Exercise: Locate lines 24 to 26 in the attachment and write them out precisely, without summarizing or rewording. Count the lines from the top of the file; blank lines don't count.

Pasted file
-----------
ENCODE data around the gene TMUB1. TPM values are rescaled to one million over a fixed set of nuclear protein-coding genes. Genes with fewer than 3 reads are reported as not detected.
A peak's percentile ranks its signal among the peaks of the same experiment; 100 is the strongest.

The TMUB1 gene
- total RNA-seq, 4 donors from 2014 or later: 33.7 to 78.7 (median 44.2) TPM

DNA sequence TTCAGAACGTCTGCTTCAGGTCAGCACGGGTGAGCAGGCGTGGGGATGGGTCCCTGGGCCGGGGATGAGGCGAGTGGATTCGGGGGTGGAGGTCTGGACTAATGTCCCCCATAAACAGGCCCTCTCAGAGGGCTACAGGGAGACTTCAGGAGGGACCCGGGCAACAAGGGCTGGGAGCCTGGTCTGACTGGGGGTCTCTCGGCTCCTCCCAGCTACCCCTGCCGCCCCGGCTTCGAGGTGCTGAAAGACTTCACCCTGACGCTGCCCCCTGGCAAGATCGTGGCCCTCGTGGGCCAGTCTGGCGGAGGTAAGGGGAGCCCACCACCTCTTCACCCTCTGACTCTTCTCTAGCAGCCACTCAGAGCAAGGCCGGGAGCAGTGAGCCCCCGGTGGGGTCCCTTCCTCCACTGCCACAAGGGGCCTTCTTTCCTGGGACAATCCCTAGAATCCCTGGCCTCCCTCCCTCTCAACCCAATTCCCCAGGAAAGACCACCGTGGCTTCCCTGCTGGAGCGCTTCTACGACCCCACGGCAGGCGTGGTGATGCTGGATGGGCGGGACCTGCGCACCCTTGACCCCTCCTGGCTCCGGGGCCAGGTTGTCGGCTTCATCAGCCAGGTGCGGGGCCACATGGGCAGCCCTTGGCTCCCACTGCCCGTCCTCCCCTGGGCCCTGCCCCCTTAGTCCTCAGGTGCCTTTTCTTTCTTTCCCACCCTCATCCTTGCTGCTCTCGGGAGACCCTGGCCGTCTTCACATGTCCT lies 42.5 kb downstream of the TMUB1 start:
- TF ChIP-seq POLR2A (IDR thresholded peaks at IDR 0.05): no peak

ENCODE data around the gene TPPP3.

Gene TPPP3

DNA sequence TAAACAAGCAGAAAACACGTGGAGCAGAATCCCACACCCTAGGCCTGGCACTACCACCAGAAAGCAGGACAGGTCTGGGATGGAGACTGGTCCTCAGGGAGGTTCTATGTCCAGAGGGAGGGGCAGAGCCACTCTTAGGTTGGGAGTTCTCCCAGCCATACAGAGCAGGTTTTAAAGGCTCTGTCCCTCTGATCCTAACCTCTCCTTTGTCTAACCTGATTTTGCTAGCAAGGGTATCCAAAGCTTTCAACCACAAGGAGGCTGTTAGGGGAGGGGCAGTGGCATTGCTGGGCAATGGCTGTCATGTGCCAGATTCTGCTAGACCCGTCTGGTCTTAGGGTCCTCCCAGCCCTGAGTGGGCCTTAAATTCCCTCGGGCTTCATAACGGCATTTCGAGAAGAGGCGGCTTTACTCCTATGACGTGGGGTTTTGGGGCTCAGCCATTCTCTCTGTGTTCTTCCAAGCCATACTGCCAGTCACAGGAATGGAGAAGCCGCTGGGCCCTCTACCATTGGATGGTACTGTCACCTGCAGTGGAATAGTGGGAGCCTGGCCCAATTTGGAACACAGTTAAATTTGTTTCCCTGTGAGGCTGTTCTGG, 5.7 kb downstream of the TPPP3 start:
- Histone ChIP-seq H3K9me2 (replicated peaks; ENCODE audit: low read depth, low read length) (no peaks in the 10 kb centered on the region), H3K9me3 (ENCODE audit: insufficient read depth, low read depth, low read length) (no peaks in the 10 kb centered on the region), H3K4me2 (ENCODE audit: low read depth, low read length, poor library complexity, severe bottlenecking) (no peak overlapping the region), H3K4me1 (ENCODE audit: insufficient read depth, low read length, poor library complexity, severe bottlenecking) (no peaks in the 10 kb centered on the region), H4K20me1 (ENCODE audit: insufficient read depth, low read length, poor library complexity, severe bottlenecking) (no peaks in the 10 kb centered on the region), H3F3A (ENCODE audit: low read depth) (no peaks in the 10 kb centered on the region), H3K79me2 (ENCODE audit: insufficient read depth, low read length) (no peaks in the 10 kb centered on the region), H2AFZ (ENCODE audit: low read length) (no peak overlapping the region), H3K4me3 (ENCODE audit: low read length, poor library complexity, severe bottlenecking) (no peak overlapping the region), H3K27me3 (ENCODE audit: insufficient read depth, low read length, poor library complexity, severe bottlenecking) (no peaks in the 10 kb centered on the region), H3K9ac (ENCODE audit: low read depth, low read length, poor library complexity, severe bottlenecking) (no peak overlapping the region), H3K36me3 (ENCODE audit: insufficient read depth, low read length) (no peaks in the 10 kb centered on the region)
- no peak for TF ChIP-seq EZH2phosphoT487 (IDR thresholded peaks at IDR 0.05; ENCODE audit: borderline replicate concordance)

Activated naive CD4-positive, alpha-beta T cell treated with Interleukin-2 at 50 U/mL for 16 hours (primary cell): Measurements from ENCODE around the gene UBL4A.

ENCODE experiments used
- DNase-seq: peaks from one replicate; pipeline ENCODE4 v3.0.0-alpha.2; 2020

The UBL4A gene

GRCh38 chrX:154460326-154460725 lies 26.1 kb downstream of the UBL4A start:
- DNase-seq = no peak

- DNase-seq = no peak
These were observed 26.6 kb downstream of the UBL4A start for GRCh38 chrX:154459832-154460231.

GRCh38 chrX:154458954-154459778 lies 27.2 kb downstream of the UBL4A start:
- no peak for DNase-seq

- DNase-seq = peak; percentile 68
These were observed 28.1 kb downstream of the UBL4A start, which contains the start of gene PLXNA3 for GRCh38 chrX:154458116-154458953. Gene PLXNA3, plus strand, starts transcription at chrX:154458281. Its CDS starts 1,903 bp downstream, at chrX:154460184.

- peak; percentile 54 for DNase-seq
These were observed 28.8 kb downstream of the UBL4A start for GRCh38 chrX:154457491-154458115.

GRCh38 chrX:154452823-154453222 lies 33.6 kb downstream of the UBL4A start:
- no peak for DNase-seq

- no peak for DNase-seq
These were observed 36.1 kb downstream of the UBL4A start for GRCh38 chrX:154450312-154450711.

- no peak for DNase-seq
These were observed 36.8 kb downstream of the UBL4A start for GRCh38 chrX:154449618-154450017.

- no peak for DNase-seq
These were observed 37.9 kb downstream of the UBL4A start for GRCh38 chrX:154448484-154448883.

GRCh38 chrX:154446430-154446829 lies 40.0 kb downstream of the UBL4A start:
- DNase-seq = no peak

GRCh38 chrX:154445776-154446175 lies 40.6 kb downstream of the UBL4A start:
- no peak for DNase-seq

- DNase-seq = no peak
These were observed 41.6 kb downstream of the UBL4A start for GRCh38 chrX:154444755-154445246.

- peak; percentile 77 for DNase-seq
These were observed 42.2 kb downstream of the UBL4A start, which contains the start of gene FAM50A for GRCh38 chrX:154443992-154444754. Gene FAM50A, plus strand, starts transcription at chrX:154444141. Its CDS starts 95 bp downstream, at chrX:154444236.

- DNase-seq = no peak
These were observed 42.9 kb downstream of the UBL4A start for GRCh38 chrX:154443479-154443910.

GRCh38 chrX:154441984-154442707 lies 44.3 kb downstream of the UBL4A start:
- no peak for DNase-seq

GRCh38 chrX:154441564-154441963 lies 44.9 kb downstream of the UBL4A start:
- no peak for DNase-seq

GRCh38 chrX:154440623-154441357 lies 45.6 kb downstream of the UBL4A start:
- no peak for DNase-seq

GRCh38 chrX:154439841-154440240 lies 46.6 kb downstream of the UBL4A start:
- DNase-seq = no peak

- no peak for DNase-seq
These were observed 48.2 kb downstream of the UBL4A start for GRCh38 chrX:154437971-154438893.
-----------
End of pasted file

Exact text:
- peak; percentile 54 for DNase-seq
These were observed 28.8 kb downstream of the UBL4A start for GRCh38 chrX:154457491-154458115.

GRCh38 chrX:154452823-154453222 lies 33.6 kb downstream of the UBL4A start: